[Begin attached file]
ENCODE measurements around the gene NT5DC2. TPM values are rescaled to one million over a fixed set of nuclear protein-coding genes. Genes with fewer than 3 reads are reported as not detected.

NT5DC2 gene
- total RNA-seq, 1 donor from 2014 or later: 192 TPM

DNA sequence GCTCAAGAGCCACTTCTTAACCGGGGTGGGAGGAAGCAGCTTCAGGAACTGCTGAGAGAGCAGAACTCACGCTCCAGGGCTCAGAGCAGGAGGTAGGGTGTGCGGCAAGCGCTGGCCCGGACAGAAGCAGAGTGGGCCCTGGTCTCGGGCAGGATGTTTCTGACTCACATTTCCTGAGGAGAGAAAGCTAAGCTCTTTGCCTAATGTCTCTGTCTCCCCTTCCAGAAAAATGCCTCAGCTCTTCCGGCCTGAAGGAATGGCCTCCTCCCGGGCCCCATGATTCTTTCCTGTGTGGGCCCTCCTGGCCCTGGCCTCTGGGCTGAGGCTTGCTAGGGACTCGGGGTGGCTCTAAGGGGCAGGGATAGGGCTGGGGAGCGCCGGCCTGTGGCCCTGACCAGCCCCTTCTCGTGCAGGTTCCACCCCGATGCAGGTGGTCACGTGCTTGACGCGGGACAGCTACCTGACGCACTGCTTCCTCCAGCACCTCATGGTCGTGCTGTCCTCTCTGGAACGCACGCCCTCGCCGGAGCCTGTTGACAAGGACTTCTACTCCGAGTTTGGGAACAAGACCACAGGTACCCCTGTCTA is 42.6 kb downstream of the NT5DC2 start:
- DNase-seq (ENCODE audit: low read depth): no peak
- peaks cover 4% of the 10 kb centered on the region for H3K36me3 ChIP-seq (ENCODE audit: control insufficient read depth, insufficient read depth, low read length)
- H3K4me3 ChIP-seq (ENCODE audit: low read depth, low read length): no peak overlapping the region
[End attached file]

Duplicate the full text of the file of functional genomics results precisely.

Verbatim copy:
ENCODE measurements around the gene NT5DC2. TPM values are rescaled to one million over a fixed set of nuclear protein-coding genes. Genes with fewer than 3 reads are reported as not detected.

NT5DC2 gene
- total RNA-seq, 1 donor from 2014 or later: 192 TPM

DNA sequence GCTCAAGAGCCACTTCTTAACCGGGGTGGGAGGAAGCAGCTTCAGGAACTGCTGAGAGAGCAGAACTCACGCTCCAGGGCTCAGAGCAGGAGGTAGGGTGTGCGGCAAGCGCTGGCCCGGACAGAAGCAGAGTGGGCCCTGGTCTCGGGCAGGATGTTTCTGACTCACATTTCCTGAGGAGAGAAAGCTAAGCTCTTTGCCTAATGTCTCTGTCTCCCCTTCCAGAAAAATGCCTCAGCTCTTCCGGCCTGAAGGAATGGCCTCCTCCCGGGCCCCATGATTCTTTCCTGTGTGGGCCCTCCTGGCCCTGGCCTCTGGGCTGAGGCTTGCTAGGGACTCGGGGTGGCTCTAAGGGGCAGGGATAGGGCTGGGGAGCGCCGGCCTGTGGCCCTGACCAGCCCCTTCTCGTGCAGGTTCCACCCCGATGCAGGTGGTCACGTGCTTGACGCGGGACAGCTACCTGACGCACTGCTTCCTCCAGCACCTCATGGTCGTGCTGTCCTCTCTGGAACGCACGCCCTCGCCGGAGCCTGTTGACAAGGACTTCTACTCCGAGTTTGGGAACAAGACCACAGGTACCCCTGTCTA is 42.6 kb downstream of the NT5DC2 start:
- DNase-seq (ENCODE audit: low read depth): no peak
- peaks cover 4% of the 10 kb centered on the region for H3K36me3 ChIP-seq (ENCODE audit: control insufficient read depth, insufficient read depth, low read length)
- H3K4me3 ChIP-seq (ENCODE audit: low read depth, low read length): no peak overlapping the region